The Leading Economic Index (LEI) published by the Conference Board increased 0.6% in September, echoing the trend that’s been unfolding with the release of individual indicators in recent weeks and summarized yesterday in a broad review of last month’s numbers via The Capital Spectator Economic Trend Index. But in the wake of this morning’s sharp jump in weekly jobless claims figures for last week, the generally positive numbers for last month carry less weight than they did yesterday. All will be resolved, for good or ill, when we see more data for October in the coming weeks. Meantime, there are some new questions, if only on the margins.
For now, it’s still reasonable to assume that September’s modest growth will spill over into this month. Growth doesn’t usually evaporate overnight, even when it’s slow growth. The operative word, of course, is “usually.” Turning points in the business cycle can sometimes be elusive to mortal eyes in real time, and so there’s always a danger that the latest data points can mislead us. That said, the rear view mirror contains some cheery messages. “The U.S. LEI increased in September, more than offsetting the decline in August,” says Ataman Ozyildirim, an economist at The Conference Board, in a press release. “The LEI has been signaling an economy that is fluctuating around a slow growth trend.”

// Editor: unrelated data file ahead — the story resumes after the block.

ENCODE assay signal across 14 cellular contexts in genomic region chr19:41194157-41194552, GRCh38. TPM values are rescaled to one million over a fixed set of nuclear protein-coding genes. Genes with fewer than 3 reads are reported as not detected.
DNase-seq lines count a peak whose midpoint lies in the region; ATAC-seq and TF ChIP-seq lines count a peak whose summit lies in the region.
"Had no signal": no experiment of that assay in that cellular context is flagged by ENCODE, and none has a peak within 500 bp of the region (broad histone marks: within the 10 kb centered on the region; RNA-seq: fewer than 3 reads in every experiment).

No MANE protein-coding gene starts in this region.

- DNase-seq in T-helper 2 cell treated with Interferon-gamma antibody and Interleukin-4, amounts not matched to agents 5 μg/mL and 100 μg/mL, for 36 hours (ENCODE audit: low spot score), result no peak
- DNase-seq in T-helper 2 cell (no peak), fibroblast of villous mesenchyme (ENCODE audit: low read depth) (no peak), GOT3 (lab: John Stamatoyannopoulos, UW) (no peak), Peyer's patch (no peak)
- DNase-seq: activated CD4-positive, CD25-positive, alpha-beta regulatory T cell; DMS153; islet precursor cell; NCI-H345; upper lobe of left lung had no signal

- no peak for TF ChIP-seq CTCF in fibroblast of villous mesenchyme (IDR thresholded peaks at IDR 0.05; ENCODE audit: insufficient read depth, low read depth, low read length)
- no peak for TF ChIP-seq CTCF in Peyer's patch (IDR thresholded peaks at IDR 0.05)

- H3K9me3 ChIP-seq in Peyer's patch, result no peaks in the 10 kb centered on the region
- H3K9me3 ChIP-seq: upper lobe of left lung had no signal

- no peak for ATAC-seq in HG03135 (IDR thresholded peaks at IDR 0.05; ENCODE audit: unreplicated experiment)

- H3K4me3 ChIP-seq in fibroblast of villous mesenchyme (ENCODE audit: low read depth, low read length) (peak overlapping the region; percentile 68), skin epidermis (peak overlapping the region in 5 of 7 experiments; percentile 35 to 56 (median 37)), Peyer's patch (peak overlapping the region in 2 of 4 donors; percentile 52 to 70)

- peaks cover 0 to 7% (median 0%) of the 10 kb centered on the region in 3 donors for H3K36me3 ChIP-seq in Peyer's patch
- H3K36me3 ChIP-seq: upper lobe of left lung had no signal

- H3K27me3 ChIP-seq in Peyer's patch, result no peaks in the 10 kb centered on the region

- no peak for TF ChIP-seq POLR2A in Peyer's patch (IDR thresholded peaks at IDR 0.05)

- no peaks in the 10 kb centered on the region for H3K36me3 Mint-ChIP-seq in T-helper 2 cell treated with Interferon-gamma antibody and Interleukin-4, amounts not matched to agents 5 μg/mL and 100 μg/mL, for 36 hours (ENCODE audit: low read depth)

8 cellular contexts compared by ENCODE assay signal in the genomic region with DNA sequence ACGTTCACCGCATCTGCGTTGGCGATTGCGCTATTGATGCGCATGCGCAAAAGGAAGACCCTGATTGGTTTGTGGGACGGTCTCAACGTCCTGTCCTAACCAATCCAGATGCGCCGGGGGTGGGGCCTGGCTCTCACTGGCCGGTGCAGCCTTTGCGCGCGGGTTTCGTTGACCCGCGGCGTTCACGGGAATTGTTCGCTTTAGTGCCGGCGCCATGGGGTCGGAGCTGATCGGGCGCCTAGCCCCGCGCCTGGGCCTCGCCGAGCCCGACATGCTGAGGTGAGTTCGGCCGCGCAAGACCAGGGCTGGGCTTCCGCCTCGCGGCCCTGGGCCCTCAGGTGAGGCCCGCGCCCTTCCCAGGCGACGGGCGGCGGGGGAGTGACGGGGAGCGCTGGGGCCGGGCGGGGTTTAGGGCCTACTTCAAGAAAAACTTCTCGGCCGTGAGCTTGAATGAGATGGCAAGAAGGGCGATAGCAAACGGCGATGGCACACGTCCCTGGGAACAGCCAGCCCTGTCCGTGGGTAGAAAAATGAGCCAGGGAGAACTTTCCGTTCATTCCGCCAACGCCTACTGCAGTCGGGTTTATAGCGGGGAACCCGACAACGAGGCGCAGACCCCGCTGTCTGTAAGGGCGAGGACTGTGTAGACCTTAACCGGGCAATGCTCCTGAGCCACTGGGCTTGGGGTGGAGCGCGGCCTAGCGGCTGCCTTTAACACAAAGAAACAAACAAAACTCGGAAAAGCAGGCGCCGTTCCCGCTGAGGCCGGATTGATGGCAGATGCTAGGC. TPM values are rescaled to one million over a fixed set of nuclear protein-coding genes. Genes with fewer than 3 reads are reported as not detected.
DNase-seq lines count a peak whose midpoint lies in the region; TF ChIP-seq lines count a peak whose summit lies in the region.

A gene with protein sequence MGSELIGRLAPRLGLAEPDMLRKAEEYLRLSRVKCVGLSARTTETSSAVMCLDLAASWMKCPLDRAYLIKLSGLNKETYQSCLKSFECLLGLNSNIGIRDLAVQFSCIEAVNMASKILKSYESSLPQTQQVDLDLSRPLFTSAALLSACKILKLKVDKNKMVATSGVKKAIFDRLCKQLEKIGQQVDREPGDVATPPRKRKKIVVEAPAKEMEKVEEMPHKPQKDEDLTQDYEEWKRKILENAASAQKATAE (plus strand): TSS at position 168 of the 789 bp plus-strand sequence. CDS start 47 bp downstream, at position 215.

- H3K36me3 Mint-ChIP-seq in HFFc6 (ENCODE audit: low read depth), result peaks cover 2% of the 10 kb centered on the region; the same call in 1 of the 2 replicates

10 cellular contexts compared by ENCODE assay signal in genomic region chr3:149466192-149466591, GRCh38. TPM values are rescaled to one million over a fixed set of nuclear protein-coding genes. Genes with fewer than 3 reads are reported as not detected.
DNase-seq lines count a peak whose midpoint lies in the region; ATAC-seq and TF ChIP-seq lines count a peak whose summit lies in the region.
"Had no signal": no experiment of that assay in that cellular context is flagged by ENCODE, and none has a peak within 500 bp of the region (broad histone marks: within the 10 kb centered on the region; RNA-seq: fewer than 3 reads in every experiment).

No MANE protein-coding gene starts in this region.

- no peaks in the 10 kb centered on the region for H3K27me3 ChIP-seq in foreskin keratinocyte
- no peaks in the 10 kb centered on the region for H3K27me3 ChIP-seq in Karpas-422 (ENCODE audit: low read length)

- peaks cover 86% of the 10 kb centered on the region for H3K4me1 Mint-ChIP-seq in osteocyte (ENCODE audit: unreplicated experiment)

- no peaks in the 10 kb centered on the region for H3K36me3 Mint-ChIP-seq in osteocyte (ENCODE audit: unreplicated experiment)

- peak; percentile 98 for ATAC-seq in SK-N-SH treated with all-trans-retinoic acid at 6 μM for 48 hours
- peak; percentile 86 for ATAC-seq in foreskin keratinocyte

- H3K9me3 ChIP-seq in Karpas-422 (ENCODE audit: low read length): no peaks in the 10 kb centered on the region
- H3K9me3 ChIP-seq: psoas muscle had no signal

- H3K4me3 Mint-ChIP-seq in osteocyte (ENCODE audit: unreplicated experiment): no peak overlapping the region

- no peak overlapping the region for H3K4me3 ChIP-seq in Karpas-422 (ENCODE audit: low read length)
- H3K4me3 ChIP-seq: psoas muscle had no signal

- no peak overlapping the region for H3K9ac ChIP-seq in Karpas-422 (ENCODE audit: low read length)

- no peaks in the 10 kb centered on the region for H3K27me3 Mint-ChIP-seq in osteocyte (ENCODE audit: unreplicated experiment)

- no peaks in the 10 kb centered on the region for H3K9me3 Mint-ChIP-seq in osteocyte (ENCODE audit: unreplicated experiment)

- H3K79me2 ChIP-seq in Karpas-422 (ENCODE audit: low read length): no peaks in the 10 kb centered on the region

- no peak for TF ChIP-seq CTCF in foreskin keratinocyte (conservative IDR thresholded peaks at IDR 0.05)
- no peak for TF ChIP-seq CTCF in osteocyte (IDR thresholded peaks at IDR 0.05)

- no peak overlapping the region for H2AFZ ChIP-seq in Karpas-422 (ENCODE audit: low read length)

The slow growth comes with caveats, of course. As another economist at the Conference Board noted in the press release: “The single biggest challenge remains weak demand, domestically and globally. The struggle to regain firmer ground – in financial markets, international trade and global industrial output – continues because of weak consumer demand and a lack of more robust business investment,” Ken Goldstein reminds.